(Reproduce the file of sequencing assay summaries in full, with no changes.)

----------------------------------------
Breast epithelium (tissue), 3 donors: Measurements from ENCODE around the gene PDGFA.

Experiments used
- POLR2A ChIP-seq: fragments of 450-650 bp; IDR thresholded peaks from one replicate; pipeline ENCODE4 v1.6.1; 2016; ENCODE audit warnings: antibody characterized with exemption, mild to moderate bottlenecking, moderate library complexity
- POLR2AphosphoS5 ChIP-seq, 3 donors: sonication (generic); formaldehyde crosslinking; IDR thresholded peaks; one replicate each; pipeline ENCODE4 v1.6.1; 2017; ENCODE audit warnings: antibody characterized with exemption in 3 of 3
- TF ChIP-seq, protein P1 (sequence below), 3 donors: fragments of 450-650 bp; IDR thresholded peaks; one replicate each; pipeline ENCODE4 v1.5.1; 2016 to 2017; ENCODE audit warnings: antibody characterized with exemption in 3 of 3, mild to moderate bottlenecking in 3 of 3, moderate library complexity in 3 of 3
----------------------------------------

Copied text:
Breast epithelium (tissue), 3 donors: Measurements from ENCODE around the gene PDGFA.

Experiments used
- POLR2A ChIP-seq: fragments of 450-650 bp; IDR thresholded peaks from one replicate; pipeline ENCODE4 v1.6.1; 2016; ENCODE audit warnings: antibody characterized with exemption, mild to moderate bottlenecking, moderate library complexity
- POLR2AphosphoS5 ChIP-seq, 3 donors: sonication (generic); formaldehyde crosslinking; IDR thresholded peaks; one replicate each; pipeline ENCODE4 v1.6.1; 2017; ENCODE audit warnings: antibody characterized with exemption in 3 of 3
- TF ChIP-seq, protein P1 (sequence below), 3 donors: fragments of 450-650 bp; IDR thresholded peaks; one replicate each; pipeline ENCODE4 v1.5.1; 2016 to 2017; ENCODE audit warnings: antibody characterized with exemption in 3 of 3, mild to moderate bottlenecking in 3 of 3, moderate library complexity in 3 of 3